The Internet is full of helpful hints and advice about how to make it big in the real world. Most of these tips are just rehashed business lessons presented in a more up- to- date manner. For the average Joe, these life lessons become hazy and the tips become less clear. What exactly does it take to be a successful businessman?
For one the thing, the old adage still holds true: it’s not what you know but who you know. It doesn’t matter if you have a PhD in mathematics which can help you solve some of the most complex stock market problems today. For as long as you act alone, you’ll income will stay the same. It’s therefore important to meet new people and build up your relationship.
Most successful businessmen didn’t get to where they are because of luck; they prepared themselves and laid out a general plan of action. They knew exactly where to go and what they needed in order to accomplish their objectives. Those aspiring to reach new heights should also plan out what they need so that they’ll understand their opportunities and shortcomings.
Of course, failure will come, whether in terms of lost profits or poor presentations or sub par products. Aspiring businessmen should come to terms with this and make sure that failures become stepping stones on the path of success.
The word “frugality” is sometimes compared to its close cousin, “cheapness”. However, these two terms aren’t exactly same. Over the years, a frugal living has become synonymous with penny- pinching in the worst definition possible. Real frugality is far from being unreasonably thrifty ; it’s only in popular media that the term has received its negative connotations.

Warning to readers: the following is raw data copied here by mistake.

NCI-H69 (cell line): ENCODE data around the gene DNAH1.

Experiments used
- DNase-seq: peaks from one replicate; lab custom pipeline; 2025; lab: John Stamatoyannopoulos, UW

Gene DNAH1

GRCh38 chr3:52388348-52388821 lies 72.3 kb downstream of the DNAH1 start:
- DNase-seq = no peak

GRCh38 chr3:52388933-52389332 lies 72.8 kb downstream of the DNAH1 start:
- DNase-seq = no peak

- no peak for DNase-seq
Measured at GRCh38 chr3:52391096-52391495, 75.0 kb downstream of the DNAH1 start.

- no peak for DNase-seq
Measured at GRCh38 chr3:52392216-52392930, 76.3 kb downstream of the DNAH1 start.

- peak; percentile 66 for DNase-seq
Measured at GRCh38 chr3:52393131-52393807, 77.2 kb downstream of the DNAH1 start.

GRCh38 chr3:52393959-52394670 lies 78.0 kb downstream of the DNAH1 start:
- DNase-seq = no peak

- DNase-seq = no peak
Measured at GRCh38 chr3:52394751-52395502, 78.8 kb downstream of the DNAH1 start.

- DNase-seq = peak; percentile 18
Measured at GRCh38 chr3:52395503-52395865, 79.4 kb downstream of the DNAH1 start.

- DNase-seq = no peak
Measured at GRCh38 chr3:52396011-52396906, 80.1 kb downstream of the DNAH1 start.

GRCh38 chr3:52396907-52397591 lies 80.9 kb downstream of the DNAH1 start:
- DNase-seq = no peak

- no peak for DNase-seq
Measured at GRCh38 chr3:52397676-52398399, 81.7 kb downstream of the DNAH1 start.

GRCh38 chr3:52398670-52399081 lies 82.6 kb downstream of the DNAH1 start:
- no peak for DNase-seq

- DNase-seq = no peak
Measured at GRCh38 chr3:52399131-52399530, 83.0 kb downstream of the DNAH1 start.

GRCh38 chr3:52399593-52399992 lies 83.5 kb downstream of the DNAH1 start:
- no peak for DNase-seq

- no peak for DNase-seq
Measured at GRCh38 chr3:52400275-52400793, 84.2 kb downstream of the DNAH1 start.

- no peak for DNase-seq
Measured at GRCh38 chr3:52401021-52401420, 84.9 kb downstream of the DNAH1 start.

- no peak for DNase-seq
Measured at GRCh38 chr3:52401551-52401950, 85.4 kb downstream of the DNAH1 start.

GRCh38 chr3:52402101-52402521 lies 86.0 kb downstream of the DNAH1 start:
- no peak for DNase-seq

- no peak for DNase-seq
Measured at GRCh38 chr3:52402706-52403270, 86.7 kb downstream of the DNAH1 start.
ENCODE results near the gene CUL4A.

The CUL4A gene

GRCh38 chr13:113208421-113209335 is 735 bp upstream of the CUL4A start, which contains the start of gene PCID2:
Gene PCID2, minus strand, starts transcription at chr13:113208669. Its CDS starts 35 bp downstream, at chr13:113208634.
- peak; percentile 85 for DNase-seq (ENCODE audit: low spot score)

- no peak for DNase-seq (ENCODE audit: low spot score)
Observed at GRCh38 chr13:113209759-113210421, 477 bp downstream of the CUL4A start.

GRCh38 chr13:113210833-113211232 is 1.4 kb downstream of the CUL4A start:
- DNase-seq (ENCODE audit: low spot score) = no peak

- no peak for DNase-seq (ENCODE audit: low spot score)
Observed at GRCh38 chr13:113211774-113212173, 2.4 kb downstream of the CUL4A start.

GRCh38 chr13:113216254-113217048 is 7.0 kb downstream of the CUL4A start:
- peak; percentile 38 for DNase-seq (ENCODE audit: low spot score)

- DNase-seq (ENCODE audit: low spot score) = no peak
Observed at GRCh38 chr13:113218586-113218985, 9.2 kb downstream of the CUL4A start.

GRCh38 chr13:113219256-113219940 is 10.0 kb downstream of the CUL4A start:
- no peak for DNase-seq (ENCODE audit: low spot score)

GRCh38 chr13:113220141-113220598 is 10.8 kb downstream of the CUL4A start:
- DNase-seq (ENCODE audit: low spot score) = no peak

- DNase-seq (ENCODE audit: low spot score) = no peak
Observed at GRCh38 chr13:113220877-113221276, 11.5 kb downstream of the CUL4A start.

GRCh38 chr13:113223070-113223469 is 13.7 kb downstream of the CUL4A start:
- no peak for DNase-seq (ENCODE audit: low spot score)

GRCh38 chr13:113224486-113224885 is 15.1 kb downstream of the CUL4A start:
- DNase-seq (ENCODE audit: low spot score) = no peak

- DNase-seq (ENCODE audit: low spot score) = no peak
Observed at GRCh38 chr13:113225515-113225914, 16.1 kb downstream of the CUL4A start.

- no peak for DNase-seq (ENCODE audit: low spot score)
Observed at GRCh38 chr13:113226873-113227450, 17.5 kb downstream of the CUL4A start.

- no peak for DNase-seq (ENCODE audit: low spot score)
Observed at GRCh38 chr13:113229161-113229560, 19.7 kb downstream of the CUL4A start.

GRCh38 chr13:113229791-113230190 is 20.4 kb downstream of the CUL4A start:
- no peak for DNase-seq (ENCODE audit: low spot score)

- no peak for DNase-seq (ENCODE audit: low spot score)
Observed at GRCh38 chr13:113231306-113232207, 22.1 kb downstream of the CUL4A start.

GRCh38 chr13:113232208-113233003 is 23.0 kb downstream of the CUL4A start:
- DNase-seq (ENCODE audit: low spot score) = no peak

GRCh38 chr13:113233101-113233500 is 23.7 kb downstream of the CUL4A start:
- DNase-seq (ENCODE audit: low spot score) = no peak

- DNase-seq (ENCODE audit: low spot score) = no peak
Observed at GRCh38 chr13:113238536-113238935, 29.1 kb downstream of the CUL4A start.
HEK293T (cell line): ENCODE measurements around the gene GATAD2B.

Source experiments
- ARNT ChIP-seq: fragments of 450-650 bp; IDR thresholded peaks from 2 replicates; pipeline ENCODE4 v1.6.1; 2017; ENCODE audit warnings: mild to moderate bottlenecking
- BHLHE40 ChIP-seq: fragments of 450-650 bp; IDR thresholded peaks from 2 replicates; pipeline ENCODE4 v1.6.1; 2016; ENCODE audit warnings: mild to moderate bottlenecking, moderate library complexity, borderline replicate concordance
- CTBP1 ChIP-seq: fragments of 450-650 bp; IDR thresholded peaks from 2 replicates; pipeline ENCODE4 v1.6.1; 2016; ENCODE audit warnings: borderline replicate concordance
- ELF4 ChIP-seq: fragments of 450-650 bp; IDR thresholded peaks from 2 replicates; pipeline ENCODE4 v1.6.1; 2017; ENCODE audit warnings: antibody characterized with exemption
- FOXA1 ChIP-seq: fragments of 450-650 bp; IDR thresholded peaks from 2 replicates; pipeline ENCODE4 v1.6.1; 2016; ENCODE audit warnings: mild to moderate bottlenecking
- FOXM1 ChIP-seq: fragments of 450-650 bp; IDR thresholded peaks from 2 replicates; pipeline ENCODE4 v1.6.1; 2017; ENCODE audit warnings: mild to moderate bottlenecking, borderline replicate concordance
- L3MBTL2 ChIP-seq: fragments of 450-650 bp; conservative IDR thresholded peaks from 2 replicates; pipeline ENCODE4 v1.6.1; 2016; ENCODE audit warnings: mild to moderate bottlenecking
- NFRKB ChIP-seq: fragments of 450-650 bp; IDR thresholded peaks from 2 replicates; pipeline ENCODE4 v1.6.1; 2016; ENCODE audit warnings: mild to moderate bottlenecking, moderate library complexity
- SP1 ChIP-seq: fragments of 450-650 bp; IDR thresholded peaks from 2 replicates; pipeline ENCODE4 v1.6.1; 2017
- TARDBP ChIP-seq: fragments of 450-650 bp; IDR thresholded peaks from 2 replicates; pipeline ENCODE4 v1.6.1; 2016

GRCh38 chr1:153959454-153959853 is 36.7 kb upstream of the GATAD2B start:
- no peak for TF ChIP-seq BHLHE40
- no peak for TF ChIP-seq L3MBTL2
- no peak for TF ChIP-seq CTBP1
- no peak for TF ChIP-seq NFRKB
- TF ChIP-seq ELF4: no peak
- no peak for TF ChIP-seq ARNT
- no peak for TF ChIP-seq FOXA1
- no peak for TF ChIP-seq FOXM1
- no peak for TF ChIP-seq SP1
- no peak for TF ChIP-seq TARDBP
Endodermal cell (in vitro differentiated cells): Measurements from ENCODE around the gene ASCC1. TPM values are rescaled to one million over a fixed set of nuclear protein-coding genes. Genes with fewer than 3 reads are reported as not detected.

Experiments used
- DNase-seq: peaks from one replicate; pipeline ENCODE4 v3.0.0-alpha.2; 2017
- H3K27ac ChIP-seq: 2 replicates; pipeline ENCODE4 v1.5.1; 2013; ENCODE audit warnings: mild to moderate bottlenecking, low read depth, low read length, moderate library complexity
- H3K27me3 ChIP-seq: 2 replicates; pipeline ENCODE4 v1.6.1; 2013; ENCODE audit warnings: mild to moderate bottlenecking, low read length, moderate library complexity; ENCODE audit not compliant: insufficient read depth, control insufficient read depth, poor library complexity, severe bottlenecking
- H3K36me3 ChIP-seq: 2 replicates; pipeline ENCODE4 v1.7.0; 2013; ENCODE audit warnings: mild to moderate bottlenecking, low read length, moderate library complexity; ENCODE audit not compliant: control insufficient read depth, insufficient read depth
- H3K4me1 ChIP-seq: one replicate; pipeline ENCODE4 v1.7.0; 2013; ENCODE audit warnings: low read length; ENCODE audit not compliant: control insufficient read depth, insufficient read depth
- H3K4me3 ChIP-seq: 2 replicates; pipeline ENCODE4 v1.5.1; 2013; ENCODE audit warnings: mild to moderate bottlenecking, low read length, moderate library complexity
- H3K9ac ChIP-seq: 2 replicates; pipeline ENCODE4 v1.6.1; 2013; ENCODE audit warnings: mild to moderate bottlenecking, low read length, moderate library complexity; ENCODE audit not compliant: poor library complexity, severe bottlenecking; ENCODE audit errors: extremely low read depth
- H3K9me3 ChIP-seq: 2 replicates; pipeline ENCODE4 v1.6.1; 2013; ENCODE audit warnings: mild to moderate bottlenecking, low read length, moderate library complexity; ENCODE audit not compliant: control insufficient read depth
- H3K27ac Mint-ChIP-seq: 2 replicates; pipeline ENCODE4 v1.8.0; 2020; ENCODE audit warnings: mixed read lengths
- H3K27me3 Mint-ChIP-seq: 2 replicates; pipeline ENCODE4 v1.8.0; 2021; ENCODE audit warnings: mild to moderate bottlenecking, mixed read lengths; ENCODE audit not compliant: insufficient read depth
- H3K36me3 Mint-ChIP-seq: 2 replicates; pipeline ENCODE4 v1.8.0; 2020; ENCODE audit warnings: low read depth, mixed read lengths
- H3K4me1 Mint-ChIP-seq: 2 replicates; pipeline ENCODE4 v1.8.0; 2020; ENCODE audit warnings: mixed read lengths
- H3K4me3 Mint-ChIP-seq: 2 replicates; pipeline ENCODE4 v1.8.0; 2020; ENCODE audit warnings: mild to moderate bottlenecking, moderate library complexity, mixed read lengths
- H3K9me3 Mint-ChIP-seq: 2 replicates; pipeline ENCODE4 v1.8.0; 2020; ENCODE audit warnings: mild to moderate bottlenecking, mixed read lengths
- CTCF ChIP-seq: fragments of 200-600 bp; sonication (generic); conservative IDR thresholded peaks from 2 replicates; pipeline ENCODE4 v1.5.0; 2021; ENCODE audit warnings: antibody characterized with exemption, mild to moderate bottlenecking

Frugality really boils down to being economical in one’s resources. This means that the amount being spent on an item is worth it, whether it’s $10 or $1,000. A number that begins with three digits naturally invites a sense of expensive living, but if the product is well-built and has a number of potential uses, then that can be considered frugal.
On the other hand, a cheap item isn’t necessarily frugal. For example, a new pair of shoes that costs only $ 20 might seem like a steal, but after a few weeks of wear, the poor quality will begin to show, and it will be off to the trash bin for that pair. If the $ 20 had gone to an additional $80 for a $100 pair of good quality shoes, it would be more expensive, but more economical in the long run.
A frugal person therefore isn’t cheap, he’s just being sensible. The price tag shouldn’t be the only factor that’s being considered when determining frugality versus cheapness.
In the world of stock market investments, there are plenty of ways in order to gain profit. Those who don’t want to bother with the technicalities of the game can just go with mutual funds. Some go with financial advisors who tell them where to put their money. Others do the research themselves and tell their brokers where to invest. A few individuals go against the flow and become contrarian investors.
True to their name, contrarian investors don’t go with the general pulse of the market. Instead, they looks for down markets or poor stocks, thinking in terms of how these negative values might turn positive some day. This all sounds like a hipster way of making money, and in some ways it is, but these investors don’t go against the tide just for the heck of it.
Instead, a contrarian investor makes money because there are few others to compete with in their chosen field. They might go with debt- laden industries or small businesses, but in the end, they’re still after profits. The real key to their success is the proper research they put in before making their final decision.
Contrarian investing is really a risky businesses because it tells you to break away from the market itself. However, with a bit of research, careful timing, and acceptable risk- taking, a contrarian can make good money in an already saturated market.